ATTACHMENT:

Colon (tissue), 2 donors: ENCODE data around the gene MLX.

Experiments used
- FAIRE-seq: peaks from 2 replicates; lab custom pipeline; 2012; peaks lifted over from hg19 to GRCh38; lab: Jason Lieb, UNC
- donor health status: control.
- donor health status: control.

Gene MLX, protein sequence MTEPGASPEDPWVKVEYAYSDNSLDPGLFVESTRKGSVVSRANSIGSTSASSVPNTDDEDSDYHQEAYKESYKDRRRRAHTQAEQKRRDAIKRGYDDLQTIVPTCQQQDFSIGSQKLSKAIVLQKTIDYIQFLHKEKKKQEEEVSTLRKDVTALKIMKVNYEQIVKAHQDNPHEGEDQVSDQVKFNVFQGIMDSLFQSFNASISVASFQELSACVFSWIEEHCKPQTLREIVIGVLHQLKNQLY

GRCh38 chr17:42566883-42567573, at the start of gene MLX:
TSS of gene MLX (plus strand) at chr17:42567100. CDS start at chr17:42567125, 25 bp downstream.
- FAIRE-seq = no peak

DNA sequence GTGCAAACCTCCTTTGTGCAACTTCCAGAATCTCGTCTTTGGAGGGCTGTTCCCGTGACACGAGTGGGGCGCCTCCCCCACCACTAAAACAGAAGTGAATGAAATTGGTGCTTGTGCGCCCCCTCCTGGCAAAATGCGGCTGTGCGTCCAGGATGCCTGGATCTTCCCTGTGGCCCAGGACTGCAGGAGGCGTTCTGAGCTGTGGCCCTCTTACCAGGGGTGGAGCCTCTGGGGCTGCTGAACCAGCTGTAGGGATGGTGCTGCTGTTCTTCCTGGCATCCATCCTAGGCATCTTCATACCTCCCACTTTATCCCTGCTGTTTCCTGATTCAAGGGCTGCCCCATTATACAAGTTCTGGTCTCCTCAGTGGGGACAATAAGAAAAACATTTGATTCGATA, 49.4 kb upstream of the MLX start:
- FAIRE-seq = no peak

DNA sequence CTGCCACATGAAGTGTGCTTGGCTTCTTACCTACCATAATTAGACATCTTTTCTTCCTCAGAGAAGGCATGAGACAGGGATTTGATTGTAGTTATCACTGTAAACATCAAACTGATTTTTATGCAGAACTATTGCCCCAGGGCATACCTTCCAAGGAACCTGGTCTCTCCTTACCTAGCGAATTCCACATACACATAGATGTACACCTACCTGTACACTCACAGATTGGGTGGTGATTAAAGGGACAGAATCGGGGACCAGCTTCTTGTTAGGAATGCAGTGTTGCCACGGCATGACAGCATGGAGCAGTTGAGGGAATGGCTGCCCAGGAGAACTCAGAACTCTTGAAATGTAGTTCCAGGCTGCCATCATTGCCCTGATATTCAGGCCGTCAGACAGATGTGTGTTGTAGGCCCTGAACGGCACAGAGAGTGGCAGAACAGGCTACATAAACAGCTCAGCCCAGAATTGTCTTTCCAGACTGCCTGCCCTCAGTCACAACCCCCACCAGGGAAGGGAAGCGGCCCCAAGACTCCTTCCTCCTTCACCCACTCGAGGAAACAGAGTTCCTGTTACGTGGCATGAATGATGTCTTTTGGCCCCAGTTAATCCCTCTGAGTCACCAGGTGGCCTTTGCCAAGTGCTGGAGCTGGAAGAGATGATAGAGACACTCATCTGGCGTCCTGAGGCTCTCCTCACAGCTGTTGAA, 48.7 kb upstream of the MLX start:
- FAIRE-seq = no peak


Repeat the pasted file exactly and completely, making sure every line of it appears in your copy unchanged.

Colon (tissue), 2 donors: ENCODE data around the gene MLX.

Experiments used
- FAIRE-seq: peaks from 2 replicates; lab custom pipeline; 2012; peaks lifted over from hg19 to GRCh38; lab: Jason Lieb, UNC
- donor health status: control.
- donor health status: control.

Gene MLX, protein sequence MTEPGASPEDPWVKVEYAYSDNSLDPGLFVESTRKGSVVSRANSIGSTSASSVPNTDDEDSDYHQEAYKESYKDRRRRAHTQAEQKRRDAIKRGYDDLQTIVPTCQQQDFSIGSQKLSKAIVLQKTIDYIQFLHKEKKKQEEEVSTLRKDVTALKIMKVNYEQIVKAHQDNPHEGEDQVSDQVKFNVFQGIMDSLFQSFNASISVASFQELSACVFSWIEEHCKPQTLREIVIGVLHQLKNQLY

GRCh38 chr17:42566883-42567573, at the start of gene MLX:
TSS of gene MLX (plus strand) at chr17:42567100. CDS start at chr17:42567125, 25 bp downstream.
- FAIRE-seq = no peak

DNA sequence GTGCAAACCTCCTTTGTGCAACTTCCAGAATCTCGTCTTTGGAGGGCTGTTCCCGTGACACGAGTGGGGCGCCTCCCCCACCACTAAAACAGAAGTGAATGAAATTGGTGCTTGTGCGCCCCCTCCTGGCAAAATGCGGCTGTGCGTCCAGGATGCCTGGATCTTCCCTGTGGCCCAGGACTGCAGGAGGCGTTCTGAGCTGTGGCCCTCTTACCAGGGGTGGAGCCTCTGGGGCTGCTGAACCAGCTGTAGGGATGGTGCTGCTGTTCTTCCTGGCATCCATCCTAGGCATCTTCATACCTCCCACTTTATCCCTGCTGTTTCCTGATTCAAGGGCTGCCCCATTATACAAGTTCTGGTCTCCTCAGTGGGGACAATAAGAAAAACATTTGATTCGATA, 49.4 kb upstream of the MLX start:
- FAIRE-seq = no peak

DNA sequence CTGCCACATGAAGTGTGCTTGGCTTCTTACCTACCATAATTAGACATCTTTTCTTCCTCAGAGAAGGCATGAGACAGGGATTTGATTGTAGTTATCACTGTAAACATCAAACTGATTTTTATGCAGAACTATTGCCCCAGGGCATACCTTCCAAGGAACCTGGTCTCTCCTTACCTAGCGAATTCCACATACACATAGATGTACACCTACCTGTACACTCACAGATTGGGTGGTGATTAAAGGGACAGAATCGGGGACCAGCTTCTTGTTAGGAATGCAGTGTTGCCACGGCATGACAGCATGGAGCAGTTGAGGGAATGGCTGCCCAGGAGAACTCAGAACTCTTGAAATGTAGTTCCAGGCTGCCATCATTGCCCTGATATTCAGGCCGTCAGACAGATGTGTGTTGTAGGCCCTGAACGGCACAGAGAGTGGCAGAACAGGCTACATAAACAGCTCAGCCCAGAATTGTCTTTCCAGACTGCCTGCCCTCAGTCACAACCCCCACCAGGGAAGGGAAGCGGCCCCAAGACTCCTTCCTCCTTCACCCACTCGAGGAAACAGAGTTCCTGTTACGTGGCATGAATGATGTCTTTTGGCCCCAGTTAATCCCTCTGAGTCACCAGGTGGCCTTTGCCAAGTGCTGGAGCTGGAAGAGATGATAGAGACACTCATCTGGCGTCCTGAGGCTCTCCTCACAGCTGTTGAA, 48.7 kb upstream of the MLX start:
- FAIRE-seq = no peak